This is an early column of mine (December 2006) that seems fitting to recycle at this time of year…
In some of my writings, and in my conversation, I’ve been insensitive and negative toward people who have a glaring weight problem. Recently, when I came to realize one of my friends is truly suffering from the problem, I felt the need to make amends.
Jack (not his real name) has gotten noticeably larger, too. He’s a great guy, and I care about him, about his health and longevity. All he seems to get from his friends, including me, is laughter or offhand comments about fatsos. My column today is partly an attempt to redeem myself. Continue reading →
Some thoughts on ‘being known for being known’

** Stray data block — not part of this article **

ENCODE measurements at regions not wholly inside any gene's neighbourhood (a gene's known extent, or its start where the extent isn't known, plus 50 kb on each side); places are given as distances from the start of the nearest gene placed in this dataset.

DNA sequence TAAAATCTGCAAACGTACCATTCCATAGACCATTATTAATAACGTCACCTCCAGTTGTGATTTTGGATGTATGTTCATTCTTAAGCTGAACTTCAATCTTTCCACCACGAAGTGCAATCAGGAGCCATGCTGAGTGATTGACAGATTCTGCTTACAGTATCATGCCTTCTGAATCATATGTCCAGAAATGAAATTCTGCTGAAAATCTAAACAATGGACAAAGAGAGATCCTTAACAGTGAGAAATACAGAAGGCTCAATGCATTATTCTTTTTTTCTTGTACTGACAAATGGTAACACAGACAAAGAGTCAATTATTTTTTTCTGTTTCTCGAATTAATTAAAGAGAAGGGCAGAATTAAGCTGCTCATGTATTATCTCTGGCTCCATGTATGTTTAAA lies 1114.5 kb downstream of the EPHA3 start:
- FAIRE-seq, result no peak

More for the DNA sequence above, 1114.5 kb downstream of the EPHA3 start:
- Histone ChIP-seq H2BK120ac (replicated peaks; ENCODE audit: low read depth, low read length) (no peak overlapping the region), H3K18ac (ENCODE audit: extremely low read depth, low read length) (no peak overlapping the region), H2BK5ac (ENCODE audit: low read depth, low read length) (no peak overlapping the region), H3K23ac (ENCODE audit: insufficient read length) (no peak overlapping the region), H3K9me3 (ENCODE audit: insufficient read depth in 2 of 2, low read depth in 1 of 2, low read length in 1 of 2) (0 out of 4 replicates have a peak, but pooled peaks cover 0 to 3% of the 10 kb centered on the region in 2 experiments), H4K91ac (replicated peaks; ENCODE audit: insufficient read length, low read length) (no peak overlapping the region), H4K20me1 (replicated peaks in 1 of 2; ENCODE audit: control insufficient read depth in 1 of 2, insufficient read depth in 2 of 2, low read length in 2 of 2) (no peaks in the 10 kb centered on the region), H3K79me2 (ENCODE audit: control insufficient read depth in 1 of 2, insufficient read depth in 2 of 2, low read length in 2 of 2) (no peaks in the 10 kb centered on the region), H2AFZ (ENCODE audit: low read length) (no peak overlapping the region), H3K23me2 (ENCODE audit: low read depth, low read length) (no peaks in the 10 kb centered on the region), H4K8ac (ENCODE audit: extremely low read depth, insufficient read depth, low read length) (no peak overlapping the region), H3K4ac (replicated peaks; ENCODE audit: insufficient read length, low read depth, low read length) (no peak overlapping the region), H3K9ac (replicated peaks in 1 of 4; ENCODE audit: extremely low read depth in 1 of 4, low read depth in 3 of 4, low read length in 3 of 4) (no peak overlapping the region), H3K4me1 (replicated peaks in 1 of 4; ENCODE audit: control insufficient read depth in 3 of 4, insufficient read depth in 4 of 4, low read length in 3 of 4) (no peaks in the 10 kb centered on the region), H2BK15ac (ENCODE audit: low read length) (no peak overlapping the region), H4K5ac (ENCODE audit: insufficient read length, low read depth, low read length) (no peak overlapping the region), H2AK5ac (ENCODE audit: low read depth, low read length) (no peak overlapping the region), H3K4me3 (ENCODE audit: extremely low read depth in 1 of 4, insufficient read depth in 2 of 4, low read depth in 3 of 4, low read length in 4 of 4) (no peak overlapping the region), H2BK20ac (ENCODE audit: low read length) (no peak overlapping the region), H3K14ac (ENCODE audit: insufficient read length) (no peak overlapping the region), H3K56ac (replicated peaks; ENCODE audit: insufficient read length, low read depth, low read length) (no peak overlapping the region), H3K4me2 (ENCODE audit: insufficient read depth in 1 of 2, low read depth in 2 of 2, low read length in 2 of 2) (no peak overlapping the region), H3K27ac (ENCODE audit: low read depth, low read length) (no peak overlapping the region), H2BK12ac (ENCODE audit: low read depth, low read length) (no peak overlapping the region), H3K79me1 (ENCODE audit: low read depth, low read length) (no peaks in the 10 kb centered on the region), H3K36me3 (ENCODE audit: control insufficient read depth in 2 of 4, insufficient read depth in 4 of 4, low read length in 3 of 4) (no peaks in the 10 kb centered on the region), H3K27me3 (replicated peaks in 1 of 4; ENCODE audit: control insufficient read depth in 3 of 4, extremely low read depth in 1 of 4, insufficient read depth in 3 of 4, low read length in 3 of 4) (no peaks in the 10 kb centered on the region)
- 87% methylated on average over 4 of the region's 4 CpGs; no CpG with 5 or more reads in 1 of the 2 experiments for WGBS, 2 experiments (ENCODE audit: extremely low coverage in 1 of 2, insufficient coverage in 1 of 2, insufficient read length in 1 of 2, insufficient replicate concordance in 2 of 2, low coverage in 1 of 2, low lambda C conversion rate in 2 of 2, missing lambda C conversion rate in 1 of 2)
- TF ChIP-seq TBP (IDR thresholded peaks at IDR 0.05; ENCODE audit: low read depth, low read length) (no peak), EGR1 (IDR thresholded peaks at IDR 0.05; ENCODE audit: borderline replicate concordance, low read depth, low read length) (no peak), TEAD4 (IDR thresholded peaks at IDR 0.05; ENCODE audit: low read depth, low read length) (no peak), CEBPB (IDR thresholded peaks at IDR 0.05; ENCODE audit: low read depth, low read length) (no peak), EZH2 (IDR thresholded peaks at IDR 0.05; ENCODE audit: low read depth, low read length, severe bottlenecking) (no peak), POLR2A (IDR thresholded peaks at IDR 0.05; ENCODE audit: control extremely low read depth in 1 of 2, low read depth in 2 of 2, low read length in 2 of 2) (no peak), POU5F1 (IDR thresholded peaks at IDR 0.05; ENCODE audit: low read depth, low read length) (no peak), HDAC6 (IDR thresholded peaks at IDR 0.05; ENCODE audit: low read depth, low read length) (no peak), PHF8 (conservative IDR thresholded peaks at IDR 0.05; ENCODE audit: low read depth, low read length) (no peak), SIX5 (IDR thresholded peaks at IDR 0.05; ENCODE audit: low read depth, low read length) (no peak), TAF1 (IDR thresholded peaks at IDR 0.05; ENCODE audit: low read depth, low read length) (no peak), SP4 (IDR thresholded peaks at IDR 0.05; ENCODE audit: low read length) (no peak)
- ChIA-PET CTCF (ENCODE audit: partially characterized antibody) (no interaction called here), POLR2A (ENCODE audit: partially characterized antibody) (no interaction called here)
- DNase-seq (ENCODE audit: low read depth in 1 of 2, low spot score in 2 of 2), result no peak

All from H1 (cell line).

and what it means to the freedom movement
This definition of celebrity—being known for being known—is pretty close to a quote from a an interesting piece I read from a Web article by Daniel Epstein published a couple of years ago in The Weekly Standard of all places. Actually, Epstein was quoting Daniel Boorstin from The Image: Or What Happened to the American Dream: “The celebrity,” Boorstin wrote, “is a person who is well-known for his well-knownness.”
Epstein continues by making a distinction between fame and celebrity: fame being based more on actual achievement, while celebrity especially recently become more the art of being paid attention to by large numbers of people on television regardless of any personal noteworthiness. Probably the most classic example is Brian “Kato” Kaelin, the house guest of OJ Simpson. The Kaelin persona reminds me of the Woody Allen movie, Zelig, in which a nondescript man seeks to blend in and dissemble as if he were one of the famous people himself. Continue reading →